Best Keto Coffee Sweeteners: Sugar-Free & Low Carb

crazy by Editorial Staff | Updated on December 18th, 2022

To be healthy, you do not need to let go of enjoying your coffee to the fullest. Yes, we all know sweeteners are not good for our diet, but not all are the same. Thankfully, we have low-carb, sugar-free, and keto-friend coffee sweeteners. 


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Natural keto-friendly sweeteners

Monk Fruit

Also known as Luo Han Guo, monk fruit is from China and Northern Thailand and has been used in traditional Chinese medicine to aid in reversing obesity. It contains mogrosides which are hundreds of times sweeter than our good old sugar. While they are free from carbs or calories, always check the labels! Ensure the monk fruit sweetener does not contain maltodextrin or dextrose to ensure its great health benefit.

Great options to try

Pros

  • Better tasting than stevia
  • Does not raise insulin or blood sugar levels
  • No digestive upset or irritation
  • Has erythritol to decrease cost and improve cooking use
  • A little goes a long way

Cons

  • Pricey
  • “Proprietary blend” on labels means the product only has a little monk fruit extract
  • Often mixed with fillers such as inulin, prebiotic fibers, and other undeclared ingredients

Stevia

200 times sweeter than sugar, we have our next option called stevia, an extract from the steviol glycosides herb. It is a non-nutritive sweetener. Thus, it holds no calories, nutrients, or carbohydrates. While it does not raise blood pressure, hypertensive and diabetic individuals should not consume stevia. Additionally, it may upset some people’s stomachs.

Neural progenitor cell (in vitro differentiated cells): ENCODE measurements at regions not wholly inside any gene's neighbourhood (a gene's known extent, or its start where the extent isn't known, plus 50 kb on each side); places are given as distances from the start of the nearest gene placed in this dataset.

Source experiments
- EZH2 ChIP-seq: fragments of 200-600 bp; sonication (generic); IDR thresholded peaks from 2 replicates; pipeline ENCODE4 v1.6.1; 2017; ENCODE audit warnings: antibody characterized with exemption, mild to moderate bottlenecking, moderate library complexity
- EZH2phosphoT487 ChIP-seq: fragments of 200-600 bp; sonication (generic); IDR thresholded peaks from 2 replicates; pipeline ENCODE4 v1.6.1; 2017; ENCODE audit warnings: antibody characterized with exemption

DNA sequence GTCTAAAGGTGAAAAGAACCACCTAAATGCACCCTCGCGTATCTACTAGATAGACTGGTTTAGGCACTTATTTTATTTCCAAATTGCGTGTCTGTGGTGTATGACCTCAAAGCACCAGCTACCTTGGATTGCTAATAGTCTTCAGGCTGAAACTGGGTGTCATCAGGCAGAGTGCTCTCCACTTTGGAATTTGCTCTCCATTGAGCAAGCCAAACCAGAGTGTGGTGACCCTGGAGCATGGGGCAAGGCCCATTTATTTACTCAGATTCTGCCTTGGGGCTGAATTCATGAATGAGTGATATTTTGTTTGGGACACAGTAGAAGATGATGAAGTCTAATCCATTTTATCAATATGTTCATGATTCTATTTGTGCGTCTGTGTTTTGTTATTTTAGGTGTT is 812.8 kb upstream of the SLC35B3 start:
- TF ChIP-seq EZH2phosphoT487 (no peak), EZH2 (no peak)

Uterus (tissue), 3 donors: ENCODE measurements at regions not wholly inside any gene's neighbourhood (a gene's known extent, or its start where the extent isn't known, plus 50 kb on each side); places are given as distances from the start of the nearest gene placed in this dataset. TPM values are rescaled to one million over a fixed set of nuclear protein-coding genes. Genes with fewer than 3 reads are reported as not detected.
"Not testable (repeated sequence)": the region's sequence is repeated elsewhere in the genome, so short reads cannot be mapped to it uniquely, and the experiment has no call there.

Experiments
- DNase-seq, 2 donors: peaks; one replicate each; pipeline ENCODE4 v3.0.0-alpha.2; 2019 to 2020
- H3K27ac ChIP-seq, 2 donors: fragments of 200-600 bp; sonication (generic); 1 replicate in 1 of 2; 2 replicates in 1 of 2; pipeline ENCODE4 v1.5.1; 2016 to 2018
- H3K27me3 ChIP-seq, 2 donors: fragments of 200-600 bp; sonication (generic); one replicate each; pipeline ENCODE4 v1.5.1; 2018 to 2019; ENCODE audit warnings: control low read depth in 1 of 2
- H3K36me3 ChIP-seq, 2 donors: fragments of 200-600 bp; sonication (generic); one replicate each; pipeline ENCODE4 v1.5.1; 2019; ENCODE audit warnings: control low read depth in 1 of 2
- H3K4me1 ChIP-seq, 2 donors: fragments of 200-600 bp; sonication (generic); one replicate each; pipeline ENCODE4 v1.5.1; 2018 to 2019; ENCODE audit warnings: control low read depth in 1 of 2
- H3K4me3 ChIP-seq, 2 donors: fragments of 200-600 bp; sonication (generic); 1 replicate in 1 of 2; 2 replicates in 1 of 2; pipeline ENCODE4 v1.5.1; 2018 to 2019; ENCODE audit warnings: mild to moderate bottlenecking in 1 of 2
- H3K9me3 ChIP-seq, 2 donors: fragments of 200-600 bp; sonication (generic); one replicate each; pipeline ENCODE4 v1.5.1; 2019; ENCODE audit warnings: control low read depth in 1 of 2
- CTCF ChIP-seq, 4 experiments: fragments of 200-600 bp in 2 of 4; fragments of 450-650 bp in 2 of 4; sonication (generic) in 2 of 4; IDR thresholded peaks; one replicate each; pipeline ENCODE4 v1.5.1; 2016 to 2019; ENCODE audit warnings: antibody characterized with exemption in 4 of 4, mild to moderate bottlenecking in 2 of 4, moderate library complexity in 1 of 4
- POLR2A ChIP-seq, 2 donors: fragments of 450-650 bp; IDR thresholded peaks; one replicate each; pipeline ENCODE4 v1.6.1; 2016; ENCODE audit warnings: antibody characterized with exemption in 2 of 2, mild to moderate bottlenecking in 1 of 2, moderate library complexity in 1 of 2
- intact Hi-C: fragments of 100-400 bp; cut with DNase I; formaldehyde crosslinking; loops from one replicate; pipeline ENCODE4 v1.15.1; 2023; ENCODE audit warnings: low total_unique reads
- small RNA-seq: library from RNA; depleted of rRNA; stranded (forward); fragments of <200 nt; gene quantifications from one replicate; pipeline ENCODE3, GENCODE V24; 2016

This remains to be one of the best sugar-free sweeteners. The World Health Organization stated that stevia has no harmful effects and is approved for public consumption. Stevia is available in liquid or powder form. However, powdered forms in the market can hold some calories and hidden carbs.

Pros

  • No carbs
  • No calories
  • Low risk for toxicity
  • Does not raise insulin or blood sugar levels
  • A little goes a long way

Cons

  • Some find it to have some bitter aftertaste
  • Difficult to cook with
  • Not enough studies to back it up

Sugar alcohols

This is a hybrid of alcohol and sugar molecules. Don’t worry! This will not leave you intoxicated as it does not contain ethanol. Sugar alcohols have the same structure as sugar, chemically. Thus, they induce a sweet taste upon contact with the tongue. While it’s not without calories, it still holds much less than table sugar.

Erythritol

Erythritol is a type of sugar alcohol found in certain fruits, vegetables, and fermented food. It holds 5 carbohydrates per teaspoon with zero calories. Additionally, it has no negative effect on blood glucose. It is rated to have zero glycemic indexes. Taken in excess, this may cause stomach irritation. A healthy dose is one gram for every kilogram of body weight per day. It’s worth noting that erythritol is only 70% as sweet as sugar.

Pros

  • Passes through the urine with being utilized by the body
  • Zero calories
  • Does not raise insulin or blood sugar levels
  • Helps prevent dental cavities and plaques
  • Powdered form is easy to use

Cons

  • May cause gas, diarrhea and bloating
  • Does not have the same mouthfeel as sugar

Swerve

Another keto-friendly option is Swerve which is a mix of erythritol and oligosaccharides. It’s great tasting with a very low GI rating. Plus, it can even caramelize your gourmet! In my opinion, this is the best option for baking purposes.

Splenda

You might be surprised to know that Splenda is not artificial. It is sugar but somehow transforms into something with zero carbs when consumed. Some claim that this may raise blood sugar but not enough research can back that up. 

Allulose